Have you ever wondered whether agricultural practices, storage, ginning and handling of cotton have an impact upon the quality of the end product? Then the Field to Fabric training course is for you. The course, run by CSIRO’s Dr Rene van der Sluijs with funding from CRDC, looks at cotton quality and how it is managed at all stages of the cotton pipeline: from on-farm to the finished fibre product. The course is designed for all involved in cotton, from growers to technologists, and looks at how all segments of the industry operate and relate to each other. The course program covers global perspectives, variety selection, agronomy, fibre properties, harvesting, ginning, classing, marketing, yarn manufacture, fabric formation, dyeing, finishing and printing, and environmental issues. A course program and registration form is available from Dr van der Sluijs via email: rene.vandersluijs@csiro.au. Note, places are limited.

Dr John Williams. Executive Director with a doctorate in supply chain decision making, masters in agribusiness, degrees in economics and agricultural science, a diploma in technical analysis, and authored Competition and Efficiency in International Food Supply Chains: Improving Food Security (2012) and Agricultural Supply Chains and the Challenge of Price Risk (2013). John specializes in supply chain risk management, the development of forward markets, supply chain integration, improving competition, and increasing efficiency. He has worked on supply chain projects in China, Vietnam, and the Middle East.

Dr Lawrie Dooley. Director of Supply Chains, with postgraduate qualifications from the University of Melbourne, Monash University and the Australian National University, and with more than 30 years experience in food and agribusiness. He has taught Agribusiness at both the undergraduate and postgraduate level at Melbourne, Monash and La Trobe Universities and developed Masters degrees in Agribusiness and Food Business Management. He won the competitive bid under the Australian National Food Industry Strategy to develop the first national program in food business management. He has been awarded nationally competitive research grants, and recently completed research into leadership styles in agri-food supply chains.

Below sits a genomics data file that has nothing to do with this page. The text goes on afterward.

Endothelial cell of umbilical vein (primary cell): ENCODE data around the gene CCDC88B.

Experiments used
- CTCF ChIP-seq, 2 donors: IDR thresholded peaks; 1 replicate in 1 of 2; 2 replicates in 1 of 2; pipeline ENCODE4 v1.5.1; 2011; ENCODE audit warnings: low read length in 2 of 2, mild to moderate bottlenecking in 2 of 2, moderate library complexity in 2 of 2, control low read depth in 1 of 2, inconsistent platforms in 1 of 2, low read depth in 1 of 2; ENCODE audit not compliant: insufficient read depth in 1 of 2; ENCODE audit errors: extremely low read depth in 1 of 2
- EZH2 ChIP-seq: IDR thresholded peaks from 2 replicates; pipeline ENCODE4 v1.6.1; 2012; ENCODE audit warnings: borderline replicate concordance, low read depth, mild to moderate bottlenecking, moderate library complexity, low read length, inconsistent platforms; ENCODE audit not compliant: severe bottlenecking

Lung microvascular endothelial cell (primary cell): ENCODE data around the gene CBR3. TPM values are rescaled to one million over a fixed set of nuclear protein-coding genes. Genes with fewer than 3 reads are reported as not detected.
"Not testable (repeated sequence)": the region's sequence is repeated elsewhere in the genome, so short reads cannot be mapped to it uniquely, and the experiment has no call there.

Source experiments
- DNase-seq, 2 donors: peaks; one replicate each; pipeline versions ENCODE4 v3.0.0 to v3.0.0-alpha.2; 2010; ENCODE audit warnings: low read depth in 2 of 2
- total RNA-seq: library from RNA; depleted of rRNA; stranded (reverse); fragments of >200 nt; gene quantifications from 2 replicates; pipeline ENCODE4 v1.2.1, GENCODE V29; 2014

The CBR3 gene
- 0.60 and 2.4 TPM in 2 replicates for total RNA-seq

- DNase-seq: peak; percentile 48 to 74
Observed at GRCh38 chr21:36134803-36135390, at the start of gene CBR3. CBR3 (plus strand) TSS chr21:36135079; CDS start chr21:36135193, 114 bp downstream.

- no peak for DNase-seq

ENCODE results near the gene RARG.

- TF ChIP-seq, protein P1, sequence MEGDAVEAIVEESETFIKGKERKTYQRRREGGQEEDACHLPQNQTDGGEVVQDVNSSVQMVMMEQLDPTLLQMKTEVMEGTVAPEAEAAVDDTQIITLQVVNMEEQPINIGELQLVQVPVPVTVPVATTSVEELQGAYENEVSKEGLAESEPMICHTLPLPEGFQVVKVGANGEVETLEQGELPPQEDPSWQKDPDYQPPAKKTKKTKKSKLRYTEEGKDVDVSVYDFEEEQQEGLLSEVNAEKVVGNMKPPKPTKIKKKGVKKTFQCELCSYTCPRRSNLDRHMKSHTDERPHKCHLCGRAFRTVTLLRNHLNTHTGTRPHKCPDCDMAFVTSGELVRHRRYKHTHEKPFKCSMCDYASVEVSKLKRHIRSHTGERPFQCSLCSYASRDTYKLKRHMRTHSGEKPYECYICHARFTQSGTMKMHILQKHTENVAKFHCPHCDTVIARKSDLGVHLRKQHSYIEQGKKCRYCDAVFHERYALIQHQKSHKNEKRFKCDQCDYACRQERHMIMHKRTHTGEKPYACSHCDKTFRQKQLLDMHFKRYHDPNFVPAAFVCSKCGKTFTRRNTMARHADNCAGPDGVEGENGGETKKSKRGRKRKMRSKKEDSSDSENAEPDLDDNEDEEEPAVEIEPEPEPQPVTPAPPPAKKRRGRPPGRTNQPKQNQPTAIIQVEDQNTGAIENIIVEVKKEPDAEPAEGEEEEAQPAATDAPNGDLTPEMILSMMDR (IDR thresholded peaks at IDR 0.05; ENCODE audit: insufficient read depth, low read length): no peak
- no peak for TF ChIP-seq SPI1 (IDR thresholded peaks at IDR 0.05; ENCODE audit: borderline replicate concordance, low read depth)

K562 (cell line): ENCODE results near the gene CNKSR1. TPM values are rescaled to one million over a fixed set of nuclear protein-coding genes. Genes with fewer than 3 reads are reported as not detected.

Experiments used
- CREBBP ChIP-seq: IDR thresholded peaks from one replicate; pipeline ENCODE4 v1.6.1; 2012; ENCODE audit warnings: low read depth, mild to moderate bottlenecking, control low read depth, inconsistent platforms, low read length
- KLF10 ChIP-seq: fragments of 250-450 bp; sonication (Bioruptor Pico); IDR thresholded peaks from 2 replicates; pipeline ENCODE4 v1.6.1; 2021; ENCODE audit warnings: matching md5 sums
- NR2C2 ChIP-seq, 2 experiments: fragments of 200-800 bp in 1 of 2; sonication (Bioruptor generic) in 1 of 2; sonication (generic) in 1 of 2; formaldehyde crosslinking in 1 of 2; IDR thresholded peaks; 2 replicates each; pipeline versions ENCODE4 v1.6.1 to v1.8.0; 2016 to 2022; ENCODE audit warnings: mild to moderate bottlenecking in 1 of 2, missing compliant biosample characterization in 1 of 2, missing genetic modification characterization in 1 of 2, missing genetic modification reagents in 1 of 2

Dr Alistair Watson. Doctorate in agricultural economics, with degrees in economics and agricultural science. Alistair specializes in agricultural commodity supply chain research both in Australia and China, particularly in grains and wool. He focuses on the links between domestic agricultural policy and agricultural trade in both developing and developed countries. In recent years, he has worked extensively on water policy issues in Australia, China and India.

Geoff Dunlop. Honours graduate in rural science, and specializes in irrigated crop production and cotton-grain farm management. He grows cotton at Carah (NSW) and owns a contract farming and picking business since 1987. He was the Cotton Industry Program Leader Moree TAFE (1991-2007), and developed the fully accredited Australian Cotton Ginning Training program Cert 2-4 in conjunction with the USDA and major ginning organisations.